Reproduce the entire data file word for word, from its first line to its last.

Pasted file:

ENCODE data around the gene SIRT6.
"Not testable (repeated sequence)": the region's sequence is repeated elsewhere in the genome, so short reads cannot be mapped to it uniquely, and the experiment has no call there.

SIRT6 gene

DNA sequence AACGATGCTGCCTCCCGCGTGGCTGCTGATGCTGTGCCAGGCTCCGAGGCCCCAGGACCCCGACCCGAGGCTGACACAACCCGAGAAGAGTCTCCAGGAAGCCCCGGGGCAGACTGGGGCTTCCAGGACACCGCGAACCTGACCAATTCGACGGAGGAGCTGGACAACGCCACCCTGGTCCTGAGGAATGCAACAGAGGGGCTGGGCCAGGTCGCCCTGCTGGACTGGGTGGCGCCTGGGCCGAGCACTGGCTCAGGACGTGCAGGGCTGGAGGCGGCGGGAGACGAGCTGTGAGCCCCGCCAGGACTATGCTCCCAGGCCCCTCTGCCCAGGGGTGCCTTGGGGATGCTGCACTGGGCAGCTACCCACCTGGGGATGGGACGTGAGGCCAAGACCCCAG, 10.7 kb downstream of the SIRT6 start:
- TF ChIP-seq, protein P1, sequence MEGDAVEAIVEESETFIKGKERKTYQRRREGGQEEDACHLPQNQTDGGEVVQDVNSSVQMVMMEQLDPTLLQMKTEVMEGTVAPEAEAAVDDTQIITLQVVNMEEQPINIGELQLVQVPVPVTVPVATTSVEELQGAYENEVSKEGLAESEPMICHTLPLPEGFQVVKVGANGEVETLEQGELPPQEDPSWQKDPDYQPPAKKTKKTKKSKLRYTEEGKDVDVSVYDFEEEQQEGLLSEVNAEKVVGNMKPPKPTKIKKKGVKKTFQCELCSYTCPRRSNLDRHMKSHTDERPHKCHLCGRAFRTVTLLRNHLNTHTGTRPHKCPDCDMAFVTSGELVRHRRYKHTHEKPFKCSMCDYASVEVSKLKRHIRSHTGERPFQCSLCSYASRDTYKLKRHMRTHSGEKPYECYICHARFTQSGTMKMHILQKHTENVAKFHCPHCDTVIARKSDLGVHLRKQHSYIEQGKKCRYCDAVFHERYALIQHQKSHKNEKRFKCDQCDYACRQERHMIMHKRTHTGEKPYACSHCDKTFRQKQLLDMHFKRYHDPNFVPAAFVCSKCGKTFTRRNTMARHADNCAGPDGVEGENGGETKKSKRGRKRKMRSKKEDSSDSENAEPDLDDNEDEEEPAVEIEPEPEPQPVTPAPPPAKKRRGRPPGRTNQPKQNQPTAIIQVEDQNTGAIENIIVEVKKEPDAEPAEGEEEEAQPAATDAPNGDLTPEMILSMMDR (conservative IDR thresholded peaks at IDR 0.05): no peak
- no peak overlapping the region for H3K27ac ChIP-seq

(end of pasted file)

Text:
ENCODE data around the gene SIRT6.
"Not testable (repeated sequence)": the region's sequence is repeated elsewhere in the genome, so short reads cannot be mapped to it uniquely, and the experiment has no call there.

SIRT6 gene

DNA sequence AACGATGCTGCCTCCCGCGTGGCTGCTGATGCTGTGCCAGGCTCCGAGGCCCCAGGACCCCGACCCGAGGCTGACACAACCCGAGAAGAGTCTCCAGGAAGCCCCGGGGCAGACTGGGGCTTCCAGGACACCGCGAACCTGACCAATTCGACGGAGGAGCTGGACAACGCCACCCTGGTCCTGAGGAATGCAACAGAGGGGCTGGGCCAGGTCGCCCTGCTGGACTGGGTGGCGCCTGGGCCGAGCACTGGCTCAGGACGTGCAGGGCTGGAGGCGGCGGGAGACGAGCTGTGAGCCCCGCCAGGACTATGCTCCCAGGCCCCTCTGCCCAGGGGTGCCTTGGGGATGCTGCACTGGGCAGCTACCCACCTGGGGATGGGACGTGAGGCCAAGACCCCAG, 10.7 kb downstream of the SIRT6 start:
- TF ChIP-seq, protein P1, sequence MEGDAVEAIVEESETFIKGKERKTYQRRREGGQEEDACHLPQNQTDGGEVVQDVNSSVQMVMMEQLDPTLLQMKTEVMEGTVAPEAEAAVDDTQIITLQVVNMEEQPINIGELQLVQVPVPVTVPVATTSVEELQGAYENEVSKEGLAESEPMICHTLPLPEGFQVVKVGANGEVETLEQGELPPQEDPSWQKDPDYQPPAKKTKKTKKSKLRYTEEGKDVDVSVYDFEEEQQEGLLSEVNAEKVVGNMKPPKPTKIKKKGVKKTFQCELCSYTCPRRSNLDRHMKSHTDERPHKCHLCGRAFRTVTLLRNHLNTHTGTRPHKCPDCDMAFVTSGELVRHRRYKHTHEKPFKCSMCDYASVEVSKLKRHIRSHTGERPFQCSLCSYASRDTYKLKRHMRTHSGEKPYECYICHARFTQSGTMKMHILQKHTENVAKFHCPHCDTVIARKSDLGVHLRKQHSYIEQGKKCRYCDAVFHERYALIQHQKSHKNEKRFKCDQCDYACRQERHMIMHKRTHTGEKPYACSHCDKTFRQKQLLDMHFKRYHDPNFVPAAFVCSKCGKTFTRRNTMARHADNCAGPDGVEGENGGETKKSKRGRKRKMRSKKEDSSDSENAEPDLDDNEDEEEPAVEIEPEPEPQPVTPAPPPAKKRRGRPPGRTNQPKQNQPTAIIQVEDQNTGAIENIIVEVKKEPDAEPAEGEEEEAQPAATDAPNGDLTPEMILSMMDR (conservative IDR thresholded peaks at IDR 0.05): no peak
- no peak overlapping the region for H3K27ac ChIP-seq